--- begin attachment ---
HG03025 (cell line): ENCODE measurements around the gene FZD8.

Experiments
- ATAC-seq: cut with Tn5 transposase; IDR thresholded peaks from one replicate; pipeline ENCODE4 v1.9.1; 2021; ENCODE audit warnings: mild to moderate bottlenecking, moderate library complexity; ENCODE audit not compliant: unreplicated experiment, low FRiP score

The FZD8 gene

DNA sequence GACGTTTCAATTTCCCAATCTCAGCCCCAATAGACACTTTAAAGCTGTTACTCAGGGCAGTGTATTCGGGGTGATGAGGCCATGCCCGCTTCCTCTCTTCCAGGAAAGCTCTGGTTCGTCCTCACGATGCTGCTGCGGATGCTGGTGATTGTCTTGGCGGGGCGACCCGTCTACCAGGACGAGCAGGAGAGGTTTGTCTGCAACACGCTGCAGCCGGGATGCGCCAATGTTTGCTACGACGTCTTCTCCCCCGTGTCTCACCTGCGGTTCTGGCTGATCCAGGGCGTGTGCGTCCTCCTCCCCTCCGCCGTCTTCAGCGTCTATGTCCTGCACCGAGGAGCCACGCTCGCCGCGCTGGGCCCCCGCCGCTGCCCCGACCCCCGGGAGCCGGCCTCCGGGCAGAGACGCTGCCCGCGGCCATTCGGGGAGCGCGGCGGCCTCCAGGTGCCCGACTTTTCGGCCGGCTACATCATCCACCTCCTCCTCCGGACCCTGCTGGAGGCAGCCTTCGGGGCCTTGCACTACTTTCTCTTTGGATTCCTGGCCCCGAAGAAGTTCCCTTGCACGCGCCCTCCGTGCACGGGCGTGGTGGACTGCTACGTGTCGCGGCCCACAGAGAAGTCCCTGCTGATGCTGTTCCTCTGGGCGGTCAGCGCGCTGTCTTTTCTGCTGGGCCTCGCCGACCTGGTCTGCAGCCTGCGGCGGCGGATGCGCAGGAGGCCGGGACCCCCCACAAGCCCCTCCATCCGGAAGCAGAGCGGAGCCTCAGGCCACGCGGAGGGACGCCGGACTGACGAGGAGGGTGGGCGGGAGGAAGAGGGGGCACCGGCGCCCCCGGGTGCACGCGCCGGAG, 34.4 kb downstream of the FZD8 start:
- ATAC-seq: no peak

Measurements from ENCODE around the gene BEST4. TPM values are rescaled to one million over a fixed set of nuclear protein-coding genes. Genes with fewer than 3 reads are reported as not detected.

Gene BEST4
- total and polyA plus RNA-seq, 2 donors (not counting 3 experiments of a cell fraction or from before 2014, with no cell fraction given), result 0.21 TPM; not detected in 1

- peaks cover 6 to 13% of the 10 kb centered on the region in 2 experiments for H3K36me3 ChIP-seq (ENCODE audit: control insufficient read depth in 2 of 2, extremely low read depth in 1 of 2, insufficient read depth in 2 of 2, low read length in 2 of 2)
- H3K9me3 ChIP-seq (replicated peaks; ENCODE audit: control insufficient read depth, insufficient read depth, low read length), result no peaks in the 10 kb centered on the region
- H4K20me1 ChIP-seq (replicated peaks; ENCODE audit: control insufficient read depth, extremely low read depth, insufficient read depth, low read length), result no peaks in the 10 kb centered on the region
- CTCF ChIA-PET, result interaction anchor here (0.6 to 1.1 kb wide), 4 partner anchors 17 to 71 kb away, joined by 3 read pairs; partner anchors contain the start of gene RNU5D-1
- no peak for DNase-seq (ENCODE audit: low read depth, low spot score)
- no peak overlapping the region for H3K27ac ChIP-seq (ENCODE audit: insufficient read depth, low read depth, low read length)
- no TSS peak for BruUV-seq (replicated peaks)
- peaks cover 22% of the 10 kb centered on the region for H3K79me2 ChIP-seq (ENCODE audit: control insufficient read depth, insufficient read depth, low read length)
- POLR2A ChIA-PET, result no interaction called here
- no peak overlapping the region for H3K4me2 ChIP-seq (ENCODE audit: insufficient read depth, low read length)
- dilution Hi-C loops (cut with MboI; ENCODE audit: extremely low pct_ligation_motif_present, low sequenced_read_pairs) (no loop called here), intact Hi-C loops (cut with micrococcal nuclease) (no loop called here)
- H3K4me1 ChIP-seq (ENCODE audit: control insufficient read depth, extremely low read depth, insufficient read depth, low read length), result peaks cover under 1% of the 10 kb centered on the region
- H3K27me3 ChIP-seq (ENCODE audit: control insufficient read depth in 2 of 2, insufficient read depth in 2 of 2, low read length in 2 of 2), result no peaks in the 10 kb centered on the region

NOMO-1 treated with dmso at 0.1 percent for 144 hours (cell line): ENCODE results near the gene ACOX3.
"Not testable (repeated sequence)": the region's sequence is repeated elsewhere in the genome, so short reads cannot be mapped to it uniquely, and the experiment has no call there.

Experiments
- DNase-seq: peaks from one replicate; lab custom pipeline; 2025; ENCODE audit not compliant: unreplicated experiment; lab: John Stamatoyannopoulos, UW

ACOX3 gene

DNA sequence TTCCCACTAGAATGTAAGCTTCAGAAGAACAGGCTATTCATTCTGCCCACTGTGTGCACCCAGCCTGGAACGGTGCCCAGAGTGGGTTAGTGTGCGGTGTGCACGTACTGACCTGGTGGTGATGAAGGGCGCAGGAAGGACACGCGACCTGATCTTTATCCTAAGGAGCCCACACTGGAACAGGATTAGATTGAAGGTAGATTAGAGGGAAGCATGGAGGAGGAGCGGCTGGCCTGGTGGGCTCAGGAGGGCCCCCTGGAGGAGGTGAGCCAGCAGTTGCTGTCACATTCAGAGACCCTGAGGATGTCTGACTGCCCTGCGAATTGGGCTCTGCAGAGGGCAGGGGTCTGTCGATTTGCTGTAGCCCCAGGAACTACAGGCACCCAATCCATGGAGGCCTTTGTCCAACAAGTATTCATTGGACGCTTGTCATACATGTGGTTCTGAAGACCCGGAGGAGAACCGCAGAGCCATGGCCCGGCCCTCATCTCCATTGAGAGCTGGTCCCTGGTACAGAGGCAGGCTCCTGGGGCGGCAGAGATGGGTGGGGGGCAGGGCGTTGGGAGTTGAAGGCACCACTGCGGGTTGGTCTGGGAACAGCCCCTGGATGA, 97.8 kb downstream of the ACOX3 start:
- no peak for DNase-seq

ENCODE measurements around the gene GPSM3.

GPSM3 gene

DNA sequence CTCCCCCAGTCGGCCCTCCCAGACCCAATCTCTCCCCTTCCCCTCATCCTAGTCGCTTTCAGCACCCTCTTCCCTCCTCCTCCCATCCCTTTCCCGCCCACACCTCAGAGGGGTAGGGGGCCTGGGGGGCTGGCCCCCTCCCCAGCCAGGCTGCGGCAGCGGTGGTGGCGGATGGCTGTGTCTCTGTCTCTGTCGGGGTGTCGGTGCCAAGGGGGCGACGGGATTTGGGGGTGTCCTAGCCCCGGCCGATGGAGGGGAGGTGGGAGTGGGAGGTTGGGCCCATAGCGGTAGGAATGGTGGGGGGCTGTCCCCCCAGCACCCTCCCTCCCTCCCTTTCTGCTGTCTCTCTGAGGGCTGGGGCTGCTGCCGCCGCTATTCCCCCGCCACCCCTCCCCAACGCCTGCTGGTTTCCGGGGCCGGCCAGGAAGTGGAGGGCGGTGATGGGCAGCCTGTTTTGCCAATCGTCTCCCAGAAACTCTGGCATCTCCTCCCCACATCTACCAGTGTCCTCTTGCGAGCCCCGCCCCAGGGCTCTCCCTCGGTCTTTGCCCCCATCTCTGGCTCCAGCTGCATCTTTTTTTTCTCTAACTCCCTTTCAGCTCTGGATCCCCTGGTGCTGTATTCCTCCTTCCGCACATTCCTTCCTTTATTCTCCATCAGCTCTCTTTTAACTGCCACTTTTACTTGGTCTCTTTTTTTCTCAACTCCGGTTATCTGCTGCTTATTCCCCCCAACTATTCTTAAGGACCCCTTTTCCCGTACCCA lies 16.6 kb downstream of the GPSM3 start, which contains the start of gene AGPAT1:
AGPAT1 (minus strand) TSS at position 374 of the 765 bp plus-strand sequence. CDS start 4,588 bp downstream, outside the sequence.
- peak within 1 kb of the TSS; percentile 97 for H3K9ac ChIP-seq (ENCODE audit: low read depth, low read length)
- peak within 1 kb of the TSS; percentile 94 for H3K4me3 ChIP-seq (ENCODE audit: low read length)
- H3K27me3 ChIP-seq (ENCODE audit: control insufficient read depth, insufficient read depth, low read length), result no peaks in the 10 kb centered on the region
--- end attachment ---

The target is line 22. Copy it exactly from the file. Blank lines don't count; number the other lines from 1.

- H3K27me3 ChIP-seq (ENCODE audit: control insufficient read depth in 2 of 2, insufficient read depth in 2 of 2, low read length in 2 of 2), result no peaks in the 10 kb centered on the region